This week I briefly and inadvertently became a spreader of fake news. Late at night, my heart jumped when I saw a repost of a piece by a reputable media outlet with the headline: “Oleg Sentsov Will Be Transferred to Ukraine.” Sentsov, a Crimean filmmaker, is serving a 20-year prison term following a show trial in a bogus terrorism case. He has been on a hunger strike for 47 days, demanding the release of dozens of Ukrainian nationals jailed in Russia and Crimea on politically motivated charges.
He timed his hunger strike to coincide with the FIFA World Cup. As the tournament unfolds in Russia, many have been marking the days of Sentsov’s hunger strike on social media, registering new concern with each new day.
Like them, I constantly hear that clock ticking. Still, the Kremlin released several prominent political prisoners around the 2014 Sochi Olympics, and the World Cup is not over yet.
I quickly scanned the article: “Moscow and Kyiv negotiating an exchange,” it said. Russia’s ombudsperson was in Kiev at the time. It all seemed right. Elated, I reposted the piece and emailed colleagues. Moments later, I noticed the article’s actual date – April 2016. Those negotiations failed.
I was so hoping that, like Sochi, the World Cup would coincide with the release of people imprisoned for political reasons that my eyes had skimmed reality.
We’re desperate for news of Sentsov’s release. Just like we’re craving the release of Oyub Titiev, the Chechnya director of Russia’s leading rights group, Memorial, who is jailed in Grozny on trumped-up drug possession charges. This, while the ruthless head of Russia’s Chechen Republic was lavishly entertaining the Egyptian national team training there during the World Cup.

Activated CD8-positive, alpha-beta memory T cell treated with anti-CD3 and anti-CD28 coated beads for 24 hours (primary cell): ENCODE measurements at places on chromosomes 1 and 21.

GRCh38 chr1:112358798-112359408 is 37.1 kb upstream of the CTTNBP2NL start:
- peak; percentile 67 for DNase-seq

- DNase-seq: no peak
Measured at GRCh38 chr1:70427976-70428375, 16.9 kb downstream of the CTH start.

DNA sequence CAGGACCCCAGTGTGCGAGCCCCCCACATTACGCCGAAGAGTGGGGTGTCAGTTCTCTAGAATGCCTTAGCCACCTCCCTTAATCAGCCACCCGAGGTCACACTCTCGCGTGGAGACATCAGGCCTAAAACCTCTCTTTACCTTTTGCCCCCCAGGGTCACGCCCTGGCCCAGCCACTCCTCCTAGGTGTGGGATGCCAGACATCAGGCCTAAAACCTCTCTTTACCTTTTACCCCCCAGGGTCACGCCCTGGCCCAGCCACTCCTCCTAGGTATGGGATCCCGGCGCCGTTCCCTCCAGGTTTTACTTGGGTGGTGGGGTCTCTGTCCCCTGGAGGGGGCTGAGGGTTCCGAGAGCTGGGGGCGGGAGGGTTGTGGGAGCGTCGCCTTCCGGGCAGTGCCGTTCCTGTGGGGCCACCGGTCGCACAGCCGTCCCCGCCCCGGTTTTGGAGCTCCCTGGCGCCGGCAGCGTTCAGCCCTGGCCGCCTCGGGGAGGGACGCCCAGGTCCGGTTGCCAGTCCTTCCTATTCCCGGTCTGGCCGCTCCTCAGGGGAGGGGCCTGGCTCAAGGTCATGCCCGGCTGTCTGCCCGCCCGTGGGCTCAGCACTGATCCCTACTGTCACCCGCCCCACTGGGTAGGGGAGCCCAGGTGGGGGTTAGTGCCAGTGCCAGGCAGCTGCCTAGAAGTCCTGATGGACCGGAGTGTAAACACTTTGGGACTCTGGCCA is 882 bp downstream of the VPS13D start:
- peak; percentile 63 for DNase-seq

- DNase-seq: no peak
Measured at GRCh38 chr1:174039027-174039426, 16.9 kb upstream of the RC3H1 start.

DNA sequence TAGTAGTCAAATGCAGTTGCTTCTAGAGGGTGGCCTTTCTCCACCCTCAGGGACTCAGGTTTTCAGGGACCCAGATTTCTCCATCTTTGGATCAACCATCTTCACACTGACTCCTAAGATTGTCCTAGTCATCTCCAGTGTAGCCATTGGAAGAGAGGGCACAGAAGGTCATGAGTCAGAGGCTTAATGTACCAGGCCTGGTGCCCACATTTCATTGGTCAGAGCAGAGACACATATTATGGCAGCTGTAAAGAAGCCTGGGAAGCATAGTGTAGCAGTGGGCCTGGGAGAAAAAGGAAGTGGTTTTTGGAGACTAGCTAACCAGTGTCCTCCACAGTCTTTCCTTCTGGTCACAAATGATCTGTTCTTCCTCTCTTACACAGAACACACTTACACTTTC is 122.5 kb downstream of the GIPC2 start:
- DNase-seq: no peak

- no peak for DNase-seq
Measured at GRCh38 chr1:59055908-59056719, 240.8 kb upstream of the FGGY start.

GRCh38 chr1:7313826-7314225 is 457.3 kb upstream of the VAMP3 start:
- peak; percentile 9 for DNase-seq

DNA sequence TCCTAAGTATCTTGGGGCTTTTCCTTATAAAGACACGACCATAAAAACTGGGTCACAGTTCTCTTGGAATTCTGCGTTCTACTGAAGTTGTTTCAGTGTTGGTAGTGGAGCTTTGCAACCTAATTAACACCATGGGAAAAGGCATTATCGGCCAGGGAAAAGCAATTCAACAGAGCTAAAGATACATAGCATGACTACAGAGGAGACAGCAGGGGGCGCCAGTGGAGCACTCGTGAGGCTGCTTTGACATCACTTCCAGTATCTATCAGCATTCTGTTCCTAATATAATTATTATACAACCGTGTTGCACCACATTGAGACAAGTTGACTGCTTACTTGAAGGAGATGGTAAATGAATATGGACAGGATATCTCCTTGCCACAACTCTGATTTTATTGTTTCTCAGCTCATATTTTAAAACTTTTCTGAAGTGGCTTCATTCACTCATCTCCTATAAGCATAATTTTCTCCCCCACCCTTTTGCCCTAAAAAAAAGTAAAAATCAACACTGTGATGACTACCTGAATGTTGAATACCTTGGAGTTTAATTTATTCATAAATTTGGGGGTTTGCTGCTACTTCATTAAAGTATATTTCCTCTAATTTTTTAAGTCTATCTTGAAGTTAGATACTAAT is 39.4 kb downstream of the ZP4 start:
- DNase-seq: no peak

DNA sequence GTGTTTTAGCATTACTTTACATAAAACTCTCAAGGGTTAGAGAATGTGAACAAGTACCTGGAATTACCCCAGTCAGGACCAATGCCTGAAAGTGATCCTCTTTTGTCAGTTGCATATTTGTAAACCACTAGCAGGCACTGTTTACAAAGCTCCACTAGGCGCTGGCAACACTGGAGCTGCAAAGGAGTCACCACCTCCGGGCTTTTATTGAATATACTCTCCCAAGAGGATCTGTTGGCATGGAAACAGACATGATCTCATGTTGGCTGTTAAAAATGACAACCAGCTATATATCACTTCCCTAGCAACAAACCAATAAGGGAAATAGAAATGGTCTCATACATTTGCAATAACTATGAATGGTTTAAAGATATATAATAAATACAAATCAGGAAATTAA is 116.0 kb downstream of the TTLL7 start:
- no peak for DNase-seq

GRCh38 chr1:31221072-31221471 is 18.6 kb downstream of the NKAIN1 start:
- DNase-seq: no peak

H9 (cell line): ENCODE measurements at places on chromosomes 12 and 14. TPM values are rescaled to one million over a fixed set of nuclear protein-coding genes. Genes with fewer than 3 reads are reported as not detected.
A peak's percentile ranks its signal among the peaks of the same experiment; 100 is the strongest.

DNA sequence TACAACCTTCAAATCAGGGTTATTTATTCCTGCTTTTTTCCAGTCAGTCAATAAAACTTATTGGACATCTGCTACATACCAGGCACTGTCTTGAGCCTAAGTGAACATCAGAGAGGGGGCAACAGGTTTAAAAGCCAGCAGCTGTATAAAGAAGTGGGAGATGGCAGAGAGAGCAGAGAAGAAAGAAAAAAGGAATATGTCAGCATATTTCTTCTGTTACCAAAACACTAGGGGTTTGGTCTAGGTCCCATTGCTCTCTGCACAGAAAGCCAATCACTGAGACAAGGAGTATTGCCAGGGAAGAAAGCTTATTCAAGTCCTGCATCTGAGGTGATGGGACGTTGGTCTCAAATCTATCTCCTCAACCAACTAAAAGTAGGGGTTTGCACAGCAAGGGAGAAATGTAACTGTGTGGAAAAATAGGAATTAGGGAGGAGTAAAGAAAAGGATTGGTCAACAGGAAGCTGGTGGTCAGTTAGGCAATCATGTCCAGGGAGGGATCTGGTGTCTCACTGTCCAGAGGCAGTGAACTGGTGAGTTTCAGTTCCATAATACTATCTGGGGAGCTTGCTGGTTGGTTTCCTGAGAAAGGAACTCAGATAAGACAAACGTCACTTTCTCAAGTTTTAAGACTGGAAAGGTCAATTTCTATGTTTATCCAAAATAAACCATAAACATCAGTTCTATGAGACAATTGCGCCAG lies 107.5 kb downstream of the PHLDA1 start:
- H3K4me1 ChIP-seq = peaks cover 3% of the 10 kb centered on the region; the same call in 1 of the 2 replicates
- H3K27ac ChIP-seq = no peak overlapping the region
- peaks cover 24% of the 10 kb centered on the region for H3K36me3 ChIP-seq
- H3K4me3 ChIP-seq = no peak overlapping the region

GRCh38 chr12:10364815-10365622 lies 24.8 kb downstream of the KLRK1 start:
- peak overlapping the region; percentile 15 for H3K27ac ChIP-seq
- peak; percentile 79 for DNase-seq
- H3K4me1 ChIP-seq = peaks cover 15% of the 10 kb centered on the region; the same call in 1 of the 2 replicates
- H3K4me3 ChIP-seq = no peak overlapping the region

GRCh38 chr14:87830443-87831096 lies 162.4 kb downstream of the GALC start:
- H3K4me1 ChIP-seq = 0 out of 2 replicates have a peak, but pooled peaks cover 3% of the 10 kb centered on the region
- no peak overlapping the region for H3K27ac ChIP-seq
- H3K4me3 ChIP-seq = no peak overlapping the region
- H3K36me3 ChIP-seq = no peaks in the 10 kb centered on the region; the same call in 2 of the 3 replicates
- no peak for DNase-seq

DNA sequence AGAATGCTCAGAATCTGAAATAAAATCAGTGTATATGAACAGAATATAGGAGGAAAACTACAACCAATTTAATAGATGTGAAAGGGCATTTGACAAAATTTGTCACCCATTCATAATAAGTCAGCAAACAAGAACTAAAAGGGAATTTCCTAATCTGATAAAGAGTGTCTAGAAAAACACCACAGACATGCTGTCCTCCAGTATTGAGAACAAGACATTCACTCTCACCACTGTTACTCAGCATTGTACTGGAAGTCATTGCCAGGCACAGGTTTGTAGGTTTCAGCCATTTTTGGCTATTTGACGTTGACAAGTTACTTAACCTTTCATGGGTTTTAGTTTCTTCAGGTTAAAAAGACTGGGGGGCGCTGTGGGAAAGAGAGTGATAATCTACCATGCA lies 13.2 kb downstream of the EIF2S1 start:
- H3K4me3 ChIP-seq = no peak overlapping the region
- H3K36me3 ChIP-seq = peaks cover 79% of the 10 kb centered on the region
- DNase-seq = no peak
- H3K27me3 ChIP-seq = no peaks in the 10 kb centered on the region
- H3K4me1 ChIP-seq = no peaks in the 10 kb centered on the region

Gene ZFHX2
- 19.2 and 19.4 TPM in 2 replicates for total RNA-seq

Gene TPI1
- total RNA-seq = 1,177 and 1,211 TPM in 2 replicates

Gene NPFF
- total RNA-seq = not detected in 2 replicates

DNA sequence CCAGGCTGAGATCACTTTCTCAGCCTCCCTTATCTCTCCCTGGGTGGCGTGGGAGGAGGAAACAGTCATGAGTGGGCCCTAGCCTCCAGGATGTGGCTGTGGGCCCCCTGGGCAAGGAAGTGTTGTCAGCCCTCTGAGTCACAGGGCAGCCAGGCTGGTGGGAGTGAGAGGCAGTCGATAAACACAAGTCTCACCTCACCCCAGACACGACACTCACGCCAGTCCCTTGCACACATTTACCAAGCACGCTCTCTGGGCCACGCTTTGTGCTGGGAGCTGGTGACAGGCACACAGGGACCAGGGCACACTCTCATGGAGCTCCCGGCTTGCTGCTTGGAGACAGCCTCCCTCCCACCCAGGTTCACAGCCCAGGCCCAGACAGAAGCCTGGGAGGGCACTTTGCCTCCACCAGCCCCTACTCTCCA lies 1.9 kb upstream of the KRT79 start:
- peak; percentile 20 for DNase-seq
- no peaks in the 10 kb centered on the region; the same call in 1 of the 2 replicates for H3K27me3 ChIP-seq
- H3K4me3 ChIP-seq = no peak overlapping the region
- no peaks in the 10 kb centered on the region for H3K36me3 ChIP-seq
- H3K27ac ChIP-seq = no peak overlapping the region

Instead, we’ve that learned Titiev’s case will go to trial very soon. And on Wednesday, we found out another Memorial activist, Yuri Dmitriev, is back in jail in north-western Russia. Dmitriev is known for documenting mass graves of people shot during Stalin’s terror. Just a few months ago, Russian civil society had celebrated Dmitriev’s acquittal in a trumped-up child pornography case. Now the authorities arrested him again, based on what could be another fabricated, similar case against him.
The clock is ticking. We have 17 days to go till the World Cup ends. FIFA has announced its concern for human rights defenders, and pressing Russian officials to release human rights activists would set an important precedent that sports bodies will use their leverage for good. There’s still time for FIFA and key international actors to use their leverage and urge Russia to free these unjustly detained people before the tournament’s last game.